The innovative Oregon Health Plan (Medicaid) is a national leader in healthcare reform. State legislation (passed with bipartisan support) authorized Coordinated Care Organizations (CCOs) to manage care for Medicaid recipients. In May 2012, Oregon received a five year $1.9 billion federal/state demonstration grant to transform care and the Centers for Medicare and Medicaid Services approved the changes in the Oregon Health Plan July 5, 2012. Eight CCOs began August 1, 2012 and six more September 1, 2012. Oregon is an ideal setting to assess the impact of healthcare reform on treatment for drug and alcohol use disorders. CCOs integrate physical and behavioral health care in a single point of accountability (a patient centered primary care home) to increase access to care, control healthcare costs and improve health outcomes. Assertive preventive and disease management services seek to reduce unnecessary emergency and hospital care. Global budgets and shared savings promote quality of care. A major goal is to improve access to and utilization of services for alcohol and drug use disorders through integration with primary care. The study compares and contrasts the integration of addiction treatment services within CCOs. Variations in integration and financing strategies are described and coded to assess associations with healthcare utilization. Oregon's All Payer All Claims (APAC) database provides a comprehensive description of utilization and permits counts of the numbers of patients a) screened, b) counseled, c) prescribed medications for alcohol or opioid use disorders, and d) tested with HIV rapid testing. The APAC data, moreover, record emergency visits and inpatient admissions. The study has three specific aims.
Specific Aim 1 : Year 1-review and code approved CCO applications, interview CCO stakeholders to assess a) behavioral health integration strategies, b) outcomes monitoring, and c) system redesign for behavioral healthcare, and select eight CCOs for intensive study during Years 2 through 5;the 8 study sites serve urban and rural communities and vary in integration and financing strategies.
Specific Aim 2 : Extract utilization data from the APAC data and a) compare CCOs, b) track change in spending and utilization on study measures (i.e., screening, counseling, pharmacotherapy prescriptions for substance use disorders, HIV rapid testing), and outcomes (i.e., use of emergency and inpatient care among individuals with diagnoses of drug and alcohol use disorders), and c) assess relationships between spending on and utilization of drug and alcohol services and expenditures for and rates of emergency and inpatient care.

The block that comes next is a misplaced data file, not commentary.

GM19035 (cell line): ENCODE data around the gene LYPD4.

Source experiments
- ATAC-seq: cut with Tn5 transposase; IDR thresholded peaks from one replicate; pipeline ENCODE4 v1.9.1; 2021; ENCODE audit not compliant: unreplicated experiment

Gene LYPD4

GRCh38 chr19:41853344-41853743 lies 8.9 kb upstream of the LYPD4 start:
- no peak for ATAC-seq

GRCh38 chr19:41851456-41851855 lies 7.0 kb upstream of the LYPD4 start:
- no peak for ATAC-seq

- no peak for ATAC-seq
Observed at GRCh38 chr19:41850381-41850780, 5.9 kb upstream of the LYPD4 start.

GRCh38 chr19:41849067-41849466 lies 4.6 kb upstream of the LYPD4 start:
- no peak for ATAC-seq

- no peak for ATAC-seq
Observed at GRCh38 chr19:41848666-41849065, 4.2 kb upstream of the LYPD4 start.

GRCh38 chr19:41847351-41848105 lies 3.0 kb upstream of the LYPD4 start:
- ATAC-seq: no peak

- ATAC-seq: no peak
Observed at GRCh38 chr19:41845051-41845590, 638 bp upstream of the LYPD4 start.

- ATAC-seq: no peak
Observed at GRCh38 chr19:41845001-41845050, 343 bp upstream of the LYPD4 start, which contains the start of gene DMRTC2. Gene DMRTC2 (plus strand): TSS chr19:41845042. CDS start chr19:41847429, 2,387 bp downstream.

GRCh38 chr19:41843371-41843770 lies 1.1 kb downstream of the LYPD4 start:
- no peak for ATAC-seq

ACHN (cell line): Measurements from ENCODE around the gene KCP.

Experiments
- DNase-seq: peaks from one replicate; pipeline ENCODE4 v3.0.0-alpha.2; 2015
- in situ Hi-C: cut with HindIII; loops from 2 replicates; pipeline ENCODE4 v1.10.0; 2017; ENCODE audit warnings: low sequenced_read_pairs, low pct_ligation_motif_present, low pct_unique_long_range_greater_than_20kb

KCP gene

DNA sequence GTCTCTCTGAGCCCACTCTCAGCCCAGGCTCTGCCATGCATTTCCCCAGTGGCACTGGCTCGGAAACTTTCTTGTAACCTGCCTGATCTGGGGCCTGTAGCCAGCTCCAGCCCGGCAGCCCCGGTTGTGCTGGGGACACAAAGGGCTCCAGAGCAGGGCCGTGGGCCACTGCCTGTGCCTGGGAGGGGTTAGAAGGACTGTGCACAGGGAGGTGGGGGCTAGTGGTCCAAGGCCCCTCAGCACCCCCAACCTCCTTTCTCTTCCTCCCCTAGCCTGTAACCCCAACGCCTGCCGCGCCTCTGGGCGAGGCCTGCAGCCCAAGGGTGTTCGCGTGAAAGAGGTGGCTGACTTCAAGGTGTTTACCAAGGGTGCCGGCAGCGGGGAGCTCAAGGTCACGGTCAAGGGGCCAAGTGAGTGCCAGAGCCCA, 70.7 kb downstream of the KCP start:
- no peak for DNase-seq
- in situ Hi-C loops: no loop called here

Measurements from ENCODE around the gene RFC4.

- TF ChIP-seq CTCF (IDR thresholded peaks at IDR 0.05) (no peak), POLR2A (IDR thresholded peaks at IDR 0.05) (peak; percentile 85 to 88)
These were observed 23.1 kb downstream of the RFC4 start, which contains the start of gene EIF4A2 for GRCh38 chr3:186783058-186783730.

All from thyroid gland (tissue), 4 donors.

Specific Aim 3 : Complete a mixed methods assessment integrating qualitative (e.g., key informant interviews, observations) and quantitative data (utilization rates and expenditures) to identify individual, organizational, and contextual variables associated with use of addiction treatment services in patient centered primary care homes.
Oregon is transforming the Oregon Health Plan (Medicaid) to reduce preventable utilization of emergency and inpatient care through integrated care for mental health and substance use disorders. Coordinated Care Organizations integrate physical and behavioral health care in a single point of accountability (a patient centered primary care medical home) to increase access to care, control healthcare costs and improve health outcomes. A mixed methods investigation characterizes CCOs, describes strategies for integrated care, and analyzes utilization data to assess change in services for alcohol and drug use disorders and HIV rapid testing.
|McConnell, K John; Chang, Anna Marie; Cohen, Deborah J et al. (2014) Oregon's Medicaid Transformation: An Innovative Approach To Holding A Health System Accountable For Spending Growth. Healthc (Amst) 2:163-167|
|Hartung, Daniel M; McCarty, Dennis; Fu, Rongwei et al. (2014) Extended-release naltrexone for alcohol and opioid dependence: a meta-analysis of healthcare utilization studies. J Subst Abuse Treat 47:113-21|